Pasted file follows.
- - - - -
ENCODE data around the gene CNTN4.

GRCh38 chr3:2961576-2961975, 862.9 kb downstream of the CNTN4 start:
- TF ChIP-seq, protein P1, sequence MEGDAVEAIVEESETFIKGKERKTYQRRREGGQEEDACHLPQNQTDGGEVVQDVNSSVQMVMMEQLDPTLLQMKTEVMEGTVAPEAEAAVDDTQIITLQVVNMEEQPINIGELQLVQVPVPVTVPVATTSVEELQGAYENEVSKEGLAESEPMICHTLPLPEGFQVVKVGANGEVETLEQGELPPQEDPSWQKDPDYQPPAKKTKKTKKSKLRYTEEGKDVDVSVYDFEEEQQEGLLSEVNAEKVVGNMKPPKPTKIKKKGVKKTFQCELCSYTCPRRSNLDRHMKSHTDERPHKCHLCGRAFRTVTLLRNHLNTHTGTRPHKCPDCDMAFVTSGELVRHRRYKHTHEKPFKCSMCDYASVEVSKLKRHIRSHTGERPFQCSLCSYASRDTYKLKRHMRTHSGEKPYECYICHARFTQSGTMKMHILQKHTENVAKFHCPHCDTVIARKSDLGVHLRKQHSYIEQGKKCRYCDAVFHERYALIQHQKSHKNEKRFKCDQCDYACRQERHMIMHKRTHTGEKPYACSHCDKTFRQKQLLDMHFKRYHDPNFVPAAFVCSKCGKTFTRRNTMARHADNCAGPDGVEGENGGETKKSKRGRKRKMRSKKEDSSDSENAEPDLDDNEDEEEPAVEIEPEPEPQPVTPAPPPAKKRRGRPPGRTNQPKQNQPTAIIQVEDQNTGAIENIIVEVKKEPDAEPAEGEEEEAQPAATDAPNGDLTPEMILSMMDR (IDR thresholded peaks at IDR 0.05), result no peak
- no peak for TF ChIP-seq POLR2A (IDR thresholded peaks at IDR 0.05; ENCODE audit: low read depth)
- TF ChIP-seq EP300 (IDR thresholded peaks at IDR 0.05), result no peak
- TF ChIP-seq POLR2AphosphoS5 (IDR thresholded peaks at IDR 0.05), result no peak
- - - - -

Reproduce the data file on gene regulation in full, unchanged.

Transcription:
ENCODE data around the gene CNTN4.

GRCh38 chr3:2961576-2961975, 862.9 kb downstream of the CNTN4 start:
- TF ChIP-seq, protein P1, sequence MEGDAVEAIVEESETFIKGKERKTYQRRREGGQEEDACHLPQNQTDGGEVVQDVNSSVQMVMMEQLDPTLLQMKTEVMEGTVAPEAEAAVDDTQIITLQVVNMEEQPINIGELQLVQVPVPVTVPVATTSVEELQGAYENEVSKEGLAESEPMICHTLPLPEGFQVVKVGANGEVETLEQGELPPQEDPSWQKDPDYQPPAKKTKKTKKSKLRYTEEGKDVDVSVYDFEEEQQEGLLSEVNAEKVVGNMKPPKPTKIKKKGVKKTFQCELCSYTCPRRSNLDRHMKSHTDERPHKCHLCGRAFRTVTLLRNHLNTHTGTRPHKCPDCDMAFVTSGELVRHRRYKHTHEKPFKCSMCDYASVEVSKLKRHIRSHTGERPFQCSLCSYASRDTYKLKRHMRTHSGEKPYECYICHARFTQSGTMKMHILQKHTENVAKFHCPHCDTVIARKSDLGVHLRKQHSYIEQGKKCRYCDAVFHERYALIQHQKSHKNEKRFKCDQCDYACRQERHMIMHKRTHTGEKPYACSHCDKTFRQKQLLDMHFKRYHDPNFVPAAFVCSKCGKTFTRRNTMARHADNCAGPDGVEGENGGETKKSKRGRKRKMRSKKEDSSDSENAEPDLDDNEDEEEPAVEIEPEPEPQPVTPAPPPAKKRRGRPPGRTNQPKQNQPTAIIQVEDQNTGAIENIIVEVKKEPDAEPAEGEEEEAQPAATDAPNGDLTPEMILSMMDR (IDR thresholded peaks at IDR 0.05), result no peak
- no peak for TF ChIP-seq POLR2A (IDR thresholded peaks at IDR 0.05; ENCODE audit: low read depth)
- TF ChIP-seq EP300 (IDR thresholded peaks at IDR 0.05), result no peak
- TF ChIP-seq POLR2AphosphoS5 (IDR thresholded peaks at IDR 0.05), result no peak